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Endometrial Cancer Survivor Goes From Caregiver to Patient

Article date: February 6, 2014

Edie Roberts SOH

"I had so many unanswered questions, I didn't even know what questions to ask."

 

In November 2012, Edie Roberts, 65, was experiencing bouts of nausea and increasing pain in her lower abdomen and pelvis. She was concerned about the symptoms, but she canceled her annual women’s wellness exam in order to care for her daughter who was undergoing breast cancer treatment 600 miles away.

“I was my daughter’s support system,” said Roberts. “I was trying at every moment to be strong for her.”

By the end of March 2013, Roberts’ pain and nausea became unbearable and she went to the doctor. She spent several days in the hospital for tests and was diagnosed with endometrial cancer. She would need surgery, chemotherapy, and radiation. Her reaction: shock and disbelief. While she shared the news with her husband and children, Roberts didn’t tell friends or other family members what was wrong. She now realizes she had become depressed.

Edie Roberts Before Cancer SOH

In hindsight, Roberts says she should have sought counseling to deal with the physical and emotional changes her body went through as a result of her treatments, which left her feeling tired and sick. One of the worst side effects for Roberts was the loss of her hair, dreadlocks that before cancer had hung all the way down her back, but which fell out all at once after her second cycle of chemo.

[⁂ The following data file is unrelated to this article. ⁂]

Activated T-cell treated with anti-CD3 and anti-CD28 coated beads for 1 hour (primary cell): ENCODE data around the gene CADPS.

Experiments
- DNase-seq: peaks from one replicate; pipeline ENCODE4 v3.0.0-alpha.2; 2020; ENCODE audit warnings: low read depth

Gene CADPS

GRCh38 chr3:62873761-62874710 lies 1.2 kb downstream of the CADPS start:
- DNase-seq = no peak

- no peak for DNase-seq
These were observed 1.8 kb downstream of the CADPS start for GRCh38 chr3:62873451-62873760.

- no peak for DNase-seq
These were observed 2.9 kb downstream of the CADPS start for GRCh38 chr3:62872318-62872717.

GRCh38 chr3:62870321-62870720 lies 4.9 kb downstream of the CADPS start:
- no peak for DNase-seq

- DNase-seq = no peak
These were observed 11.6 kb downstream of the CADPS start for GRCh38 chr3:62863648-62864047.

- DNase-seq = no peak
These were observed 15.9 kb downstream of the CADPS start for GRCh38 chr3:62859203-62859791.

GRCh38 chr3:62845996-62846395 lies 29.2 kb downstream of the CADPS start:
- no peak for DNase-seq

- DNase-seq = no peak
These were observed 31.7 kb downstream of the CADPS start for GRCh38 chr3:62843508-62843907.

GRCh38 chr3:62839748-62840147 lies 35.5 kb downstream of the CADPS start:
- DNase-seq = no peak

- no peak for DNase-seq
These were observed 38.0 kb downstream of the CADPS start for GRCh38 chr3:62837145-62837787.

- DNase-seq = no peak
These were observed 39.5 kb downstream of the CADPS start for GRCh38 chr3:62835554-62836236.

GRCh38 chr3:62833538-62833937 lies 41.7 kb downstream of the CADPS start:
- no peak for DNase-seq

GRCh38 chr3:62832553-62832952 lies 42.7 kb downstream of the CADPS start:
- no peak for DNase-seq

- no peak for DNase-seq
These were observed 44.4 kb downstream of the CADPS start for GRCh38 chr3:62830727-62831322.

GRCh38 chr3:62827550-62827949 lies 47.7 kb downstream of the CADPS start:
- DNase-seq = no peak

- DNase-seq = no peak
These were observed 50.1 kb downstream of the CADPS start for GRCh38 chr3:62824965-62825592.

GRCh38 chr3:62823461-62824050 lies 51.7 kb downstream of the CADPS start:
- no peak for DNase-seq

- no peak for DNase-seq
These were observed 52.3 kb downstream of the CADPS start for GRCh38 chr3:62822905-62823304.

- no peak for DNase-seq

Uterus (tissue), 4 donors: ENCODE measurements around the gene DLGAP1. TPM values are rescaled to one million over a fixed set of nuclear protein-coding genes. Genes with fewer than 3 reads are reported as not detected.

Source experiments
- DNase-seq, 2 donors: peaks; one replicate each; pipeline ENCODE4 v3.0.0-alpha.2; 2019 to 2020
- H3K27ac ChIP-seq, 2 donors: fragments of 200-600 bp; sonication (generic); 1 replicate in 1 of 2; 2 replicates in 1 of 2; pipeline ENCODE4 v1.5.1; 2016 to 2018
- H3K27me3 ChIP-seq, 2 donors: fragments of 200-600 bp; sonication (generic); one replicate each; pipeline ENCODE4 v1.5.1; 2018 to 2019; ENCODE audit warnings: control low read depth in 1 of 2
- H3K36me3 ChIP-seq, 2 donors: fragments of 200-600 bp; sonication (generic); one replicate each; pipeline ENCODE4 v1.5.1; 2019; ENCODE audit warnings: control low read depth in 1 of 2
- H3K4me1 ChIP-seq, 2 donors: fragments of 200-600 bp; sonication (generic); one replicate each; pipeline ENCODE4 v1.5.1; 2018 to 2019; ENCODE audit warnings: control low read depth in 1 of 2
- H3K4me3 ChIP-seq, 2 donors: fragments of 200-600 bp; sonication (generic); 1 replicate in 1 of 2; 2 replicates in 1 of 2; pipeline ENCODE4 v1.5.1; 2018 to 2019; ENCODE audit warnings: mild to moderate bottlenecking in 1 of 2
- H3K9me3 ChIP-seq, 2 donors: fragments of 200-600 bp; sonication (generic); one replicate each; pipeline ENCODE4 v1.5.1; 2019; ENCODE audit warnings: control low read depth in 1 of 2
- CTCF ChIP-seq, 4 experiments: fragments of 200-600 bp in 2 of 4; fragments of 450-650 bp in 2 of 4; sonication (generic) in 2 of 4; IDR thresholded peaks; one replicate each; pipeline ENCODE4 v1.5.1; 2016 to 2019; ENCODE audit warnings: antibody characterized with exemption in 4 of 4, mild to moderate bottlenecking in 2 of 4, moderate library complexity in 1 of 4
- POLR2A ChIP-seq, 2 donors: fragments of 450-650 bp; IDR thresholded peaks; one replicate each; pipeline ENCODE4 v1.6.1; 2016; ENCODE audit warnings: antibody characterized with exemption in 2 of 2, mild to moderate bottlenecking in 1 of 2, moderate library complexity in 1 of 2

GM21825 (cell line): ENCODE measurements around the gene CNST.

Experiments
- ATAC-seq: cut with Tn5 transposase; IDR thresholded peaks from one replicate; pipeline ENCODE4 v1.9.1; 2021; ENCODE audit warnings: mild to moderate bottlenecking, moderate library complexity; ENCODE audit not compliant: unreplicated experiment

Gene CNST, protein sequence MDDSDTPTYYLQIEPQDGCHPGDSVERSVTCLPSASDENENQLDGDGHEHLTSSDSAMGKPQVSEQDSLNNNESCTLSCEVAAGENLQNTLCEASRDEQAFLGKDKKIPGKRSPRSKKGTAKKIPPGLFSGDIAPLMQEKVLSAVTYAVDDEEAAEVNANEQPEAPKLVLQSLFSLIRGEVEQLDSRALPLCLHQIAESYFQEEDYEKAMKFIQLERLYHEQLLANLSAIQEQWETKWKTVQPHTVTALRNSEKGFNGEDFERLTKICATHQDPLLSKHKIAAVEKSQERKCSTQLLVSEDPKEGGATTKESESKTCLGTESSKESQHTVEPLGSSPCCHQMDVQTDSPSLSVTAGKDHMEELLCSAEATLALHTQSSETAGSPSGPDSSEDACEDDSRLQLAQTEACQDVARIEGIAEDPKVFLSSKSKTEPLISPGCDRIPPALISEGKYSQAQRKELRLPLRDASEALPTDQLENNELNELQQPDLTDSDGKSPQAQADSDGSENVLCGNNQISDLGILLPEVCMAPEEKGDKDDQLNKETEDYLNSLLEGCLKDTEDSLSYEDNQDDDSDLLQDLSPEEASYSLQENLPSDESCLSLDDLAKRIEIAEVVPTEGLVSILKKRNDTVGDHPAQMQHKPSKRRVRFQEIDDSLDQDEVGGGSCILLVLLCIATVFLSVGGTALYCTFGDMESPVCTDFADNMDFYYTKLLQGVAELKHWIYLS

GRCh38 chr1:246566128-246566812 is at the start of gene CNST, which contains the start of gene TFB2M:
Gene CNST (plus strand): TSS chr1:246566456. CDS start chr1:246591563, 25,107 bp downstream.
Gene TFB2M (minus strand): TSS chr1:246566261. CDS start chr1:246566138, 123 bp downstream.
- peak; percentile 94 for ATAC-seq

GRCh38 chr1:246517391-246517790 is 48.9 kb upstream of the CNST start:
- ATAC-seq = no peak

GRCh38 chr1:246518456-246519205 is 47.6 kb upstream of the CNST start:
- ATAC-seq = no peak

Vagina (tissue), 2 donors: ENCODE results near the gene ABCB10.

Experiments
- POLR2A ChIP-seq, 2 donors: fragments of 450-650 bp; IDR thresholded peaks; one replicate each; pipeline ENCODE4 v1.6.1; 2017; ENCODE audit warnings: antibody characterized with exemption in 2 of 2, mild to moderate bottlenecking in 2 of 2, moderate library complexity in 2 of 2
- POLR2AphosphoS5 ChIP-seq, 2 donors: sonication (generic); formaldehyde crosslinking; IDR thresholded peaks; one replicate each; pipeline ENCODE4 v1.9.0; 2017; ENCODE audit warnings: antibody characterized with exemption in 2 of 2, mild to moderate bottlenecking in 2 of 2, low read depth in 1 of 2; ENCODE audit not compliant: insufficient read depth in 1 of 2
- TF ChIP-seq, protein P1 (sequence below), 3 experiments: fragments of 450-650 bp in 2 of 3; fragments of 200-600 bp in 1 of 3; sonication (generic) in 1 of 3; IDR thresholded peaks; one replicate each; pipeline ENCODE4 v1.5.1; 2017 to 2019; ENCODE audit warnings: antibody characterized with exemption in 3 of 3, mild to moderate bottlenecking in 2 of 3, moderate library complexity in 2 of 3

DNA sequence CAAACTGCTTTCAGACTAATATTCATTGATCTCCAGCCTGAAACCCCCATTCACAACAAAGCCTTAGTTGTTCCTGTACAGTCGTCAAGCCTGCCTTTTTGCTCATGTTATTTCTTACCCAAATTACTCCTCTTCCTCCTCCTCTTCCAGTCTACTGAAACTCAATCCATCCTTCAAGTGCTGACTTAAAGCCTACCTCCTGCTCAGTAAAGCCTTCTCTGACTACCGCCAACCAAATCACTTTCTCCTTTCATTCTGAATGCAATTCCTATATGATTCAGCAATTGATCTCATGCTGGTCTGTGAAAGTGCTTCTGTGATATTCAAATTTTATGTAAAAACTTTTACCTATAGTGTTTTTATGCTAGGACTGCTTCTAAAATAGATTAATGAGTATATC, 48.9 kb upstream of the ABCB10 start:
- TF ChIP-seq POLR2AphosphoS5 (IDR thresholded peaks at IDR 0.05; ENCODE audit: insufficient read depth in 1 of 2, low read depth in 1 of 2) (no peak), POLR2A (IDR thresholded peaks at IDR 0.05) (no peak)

“I don’t care how much your family comforts you, or how many times your husband kisses your bald head,” said Roberts. “It does not take the pain away of losing your hair. Only someone who knows what you’re going through, and looks like you, can understand the pain and emotions you are feeling, no matter how small or large those feelings are.”

Although Roberts did not make counseling a priority while she was in treatment, she did call the American Cancer Society at 1-800-227-2345 several times for advice.

“I had so many unanswered questions, I didn’t even know what questions to ask,” said Roberts. “American Cancer Society can explain things and help you go through different steps. The first gentleman I talked to was helpful, knowledgeable, and friendly. He told me if it’s 3am, and I’m awake, call American Cancer Society. That meant a lot to me.”

Today, Roberts has no evidence of cancer and neither does her daughter. Roberts has gone back to school part-time to pursue a degree in sociology. And she is planning to seek out counseling at the cancer support center she learned about from calling the American Cancer Society. “Even though some of the things are over with,” said Roberts, “they’re not really over with.”